Don’t Sugar-coat Bad News

No one enjoys delivering bad news; however, there are times when it must be done, by you, to bring about change or address difficult situations. How you present and deliver the news will directly affect how employees react to it and ultimately accept it.

There is no approach that will guarantee acceptance and full acceptance but there are a few guidelines you’d be wise to consider.

Do this:

  • Focus on the decision and explain clearly why it’s happening.
  • Rehearse what you’re going to say with a friend or colleague who can give you feedback on how you come across to ensure the “words and the music” align.
  • Demonstrate empathy and compassion – be thoughtful, caring and considerate of what people will have to do in light of the change.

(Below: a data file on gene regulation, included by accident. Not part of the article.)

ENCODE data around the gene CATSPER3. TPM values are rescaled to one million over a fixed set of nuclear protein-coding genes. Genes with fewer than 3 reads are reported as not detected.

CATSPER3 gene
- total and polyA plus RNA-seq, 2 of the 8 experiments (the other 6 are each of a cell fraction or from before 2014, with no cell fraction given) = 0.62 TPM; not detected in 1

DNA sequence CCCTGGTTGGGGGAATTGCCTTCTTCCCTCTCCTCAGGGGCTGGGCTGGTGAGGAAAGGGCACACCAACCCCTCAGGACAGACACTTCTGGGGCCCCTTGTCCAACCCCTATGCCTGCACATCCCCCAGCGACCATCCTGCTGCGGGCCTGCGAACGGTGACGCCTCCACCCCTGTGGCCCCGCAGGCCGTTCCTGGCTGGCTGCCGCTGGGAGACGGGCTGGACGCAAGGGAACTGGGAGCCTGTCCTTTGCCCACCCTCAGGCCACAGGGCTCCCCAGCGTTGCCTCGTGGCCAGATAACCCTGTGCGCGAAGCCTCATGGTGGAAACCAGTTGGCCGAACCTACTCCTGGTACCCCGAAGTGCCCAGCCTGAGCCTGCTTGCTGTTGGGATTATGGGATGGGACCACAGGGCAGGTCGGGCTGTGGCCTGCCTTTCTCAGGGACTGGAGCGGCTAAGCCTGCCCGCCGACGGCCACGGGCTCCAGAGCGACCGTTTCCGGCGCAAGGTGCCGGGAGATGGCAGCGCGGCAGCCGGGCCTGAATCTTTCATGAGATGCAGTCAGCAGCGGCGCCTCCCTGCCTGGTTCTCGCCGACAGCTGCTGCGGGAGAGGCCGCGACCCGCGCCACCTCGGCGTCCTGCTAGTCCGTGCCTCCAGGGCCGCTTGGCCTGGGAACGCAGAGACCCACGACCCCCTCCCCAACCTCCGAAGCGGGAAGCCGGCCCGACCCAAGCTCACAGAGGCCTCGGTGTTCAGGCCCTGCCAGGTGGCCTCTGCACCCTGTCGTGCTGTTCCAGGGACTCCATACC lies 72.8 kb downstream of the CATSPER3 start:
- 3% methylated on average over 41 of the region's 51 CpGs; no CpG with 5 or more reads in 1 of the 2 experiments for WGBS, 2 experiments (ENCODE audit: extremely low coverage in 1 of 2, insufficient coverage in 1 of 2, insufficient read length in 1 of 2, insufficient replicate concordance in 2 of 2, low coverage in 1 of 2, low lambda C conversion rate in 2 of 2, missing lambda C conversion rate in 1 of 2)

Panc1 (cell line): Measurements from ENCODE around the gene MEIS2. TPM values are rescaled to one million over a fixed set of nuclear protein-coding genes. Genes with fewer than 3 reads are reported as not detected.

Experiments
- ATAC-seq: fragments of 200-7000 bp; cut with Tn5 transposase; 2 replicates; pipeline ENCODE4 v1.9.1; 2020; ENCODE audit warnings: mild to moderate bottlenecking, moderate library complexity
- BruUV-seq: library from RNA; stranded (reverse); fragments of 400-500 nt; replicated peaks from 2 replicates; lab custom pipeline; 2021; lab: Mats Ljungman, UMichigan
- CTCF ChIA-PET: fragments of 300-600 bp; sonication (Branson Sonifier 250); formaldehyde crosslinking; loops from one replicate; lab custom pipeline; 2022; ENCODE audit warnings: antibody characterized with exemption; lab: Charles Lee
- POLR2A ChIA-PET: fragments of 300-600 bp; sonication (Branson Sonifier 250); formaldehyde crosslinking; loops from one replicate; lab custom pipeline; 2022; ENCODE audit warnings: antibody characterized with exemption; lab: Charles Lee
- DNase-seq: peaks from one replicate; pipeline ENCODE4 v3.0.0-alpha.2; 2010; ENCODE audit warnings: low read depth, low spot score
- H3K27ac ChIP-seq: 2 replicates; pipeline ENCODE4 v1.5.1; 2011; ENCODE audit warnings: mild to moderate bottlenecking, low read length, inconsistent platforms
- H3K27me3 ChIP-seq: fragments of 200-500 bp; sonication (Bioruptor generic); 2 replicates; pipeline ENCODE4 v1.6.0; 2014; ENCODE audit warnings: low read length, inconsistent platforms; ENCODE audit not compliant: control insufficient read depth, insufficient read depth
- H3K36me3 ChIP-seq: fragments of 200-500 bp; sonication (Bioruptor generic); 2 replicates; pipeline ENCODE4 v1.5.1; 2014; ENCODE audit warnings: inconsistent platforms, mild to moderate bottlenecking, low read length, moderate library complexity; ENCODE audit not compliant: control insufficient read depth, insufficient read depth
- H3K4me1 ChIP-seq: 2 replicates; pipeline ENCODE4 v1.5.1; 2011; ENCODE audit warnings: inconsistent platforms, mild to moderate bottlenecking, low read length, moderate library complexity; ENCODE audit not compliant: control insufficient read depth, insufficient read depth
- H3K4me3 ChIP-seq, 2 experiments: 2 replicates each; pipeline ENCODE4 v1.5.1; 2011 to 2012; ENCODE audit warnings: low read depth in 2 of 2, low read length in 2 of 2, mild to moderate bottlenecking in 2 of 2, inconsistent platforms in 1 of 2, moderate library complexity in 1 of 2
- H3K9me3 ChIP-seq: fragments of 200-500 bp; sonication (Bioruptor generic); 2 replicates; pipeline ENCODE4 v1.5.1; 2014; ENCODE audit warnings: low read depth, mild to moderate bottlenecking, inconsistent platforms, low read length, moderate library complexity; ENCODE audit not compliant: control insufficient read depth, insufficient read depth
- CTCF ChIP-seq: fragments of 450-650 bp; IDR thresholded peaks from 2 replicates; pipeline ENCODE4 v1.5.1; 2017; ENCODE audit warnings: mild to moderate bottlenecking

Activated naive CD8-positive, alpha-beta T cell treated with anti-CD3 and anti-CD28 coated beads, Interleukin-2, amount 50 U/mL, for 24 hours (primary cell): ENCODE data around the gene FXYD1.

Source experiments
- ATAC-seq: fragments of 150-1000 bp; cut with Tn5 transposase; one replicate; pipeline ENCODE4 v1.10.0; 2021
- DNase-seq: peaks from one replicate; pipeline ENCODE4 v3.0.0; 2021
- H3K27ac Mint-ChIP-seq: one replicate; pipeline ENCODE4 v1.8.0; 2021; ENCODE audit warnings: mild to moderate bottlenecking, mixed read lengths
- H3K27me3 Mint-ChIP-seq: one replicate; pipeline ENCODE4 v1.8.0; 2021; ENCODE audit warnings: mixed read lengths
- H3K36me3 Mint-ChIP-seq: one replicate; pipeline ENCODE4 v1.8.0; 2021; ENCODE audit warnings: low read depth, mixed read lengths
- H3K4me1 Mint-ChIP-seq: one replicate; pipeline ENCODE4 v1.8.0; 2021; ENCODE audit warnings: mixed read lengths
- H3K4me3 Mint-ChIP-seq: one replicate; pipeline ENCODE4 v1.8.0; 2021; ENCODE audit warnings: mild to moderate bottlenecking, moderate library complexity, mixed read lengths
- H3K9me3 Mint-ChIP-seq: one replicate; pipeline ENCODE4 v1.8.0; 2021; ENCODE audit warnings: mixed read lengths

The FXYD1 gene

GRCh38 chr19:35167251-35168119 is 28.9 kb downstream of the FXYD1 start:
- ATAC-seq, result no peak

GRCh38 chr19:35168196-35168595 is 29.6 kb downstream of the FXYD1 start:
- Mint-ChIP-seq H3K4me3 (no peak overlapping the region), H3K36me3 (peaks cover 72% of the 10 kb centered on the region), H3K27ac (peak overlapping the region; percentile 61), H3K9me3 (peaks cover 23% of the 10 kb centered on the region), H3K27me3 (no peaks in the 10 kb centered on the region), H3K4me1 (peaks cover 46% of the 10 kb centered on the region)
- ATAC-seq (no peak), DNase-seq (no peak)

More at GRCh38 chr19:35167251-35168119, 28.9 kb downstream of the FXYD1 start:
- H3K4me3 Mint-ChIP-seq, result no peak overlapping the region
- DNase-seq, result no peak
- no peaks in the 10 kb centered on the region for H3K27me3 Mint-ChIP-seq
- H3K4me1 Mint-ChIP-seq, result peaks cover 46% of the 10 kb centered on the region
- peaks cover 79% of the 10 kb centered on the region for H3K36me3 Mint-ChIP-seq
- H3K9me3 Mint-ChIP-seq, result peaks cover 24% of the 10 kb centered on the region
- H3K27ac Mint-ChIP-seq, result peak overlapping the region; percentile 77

• Be clear, firm and direct.
  • If the change represents a setback or major change, confidently convey the information and leave no room for misinterpretation.

Don’t do this:

  • Show weak body language such as poor eye contact, fidgeting, sweating, crying, crossed arms and slumping shoulders.
  • Ensure your nonverbal cues aren’t implying something different from what you’re saying.
  • Pretending the issue is not actually as bad as it is. Telling people not to worry because it will somehow work out fine in the end.
  • Avoid mixed messages and don’t sugar-coat the news. The more confusing the message, the more difficult it is to digest the information and to respond appropriately.

Remind yourself that putting off what needs to be done often only makes the situation worse. As a leader, its your job to lead through the good and the bad times.

Once you embrace unpleasant news, not as a negative but as evidence of a need for change, you aren’t defeated by it. You’re learning from it. Bill Gates

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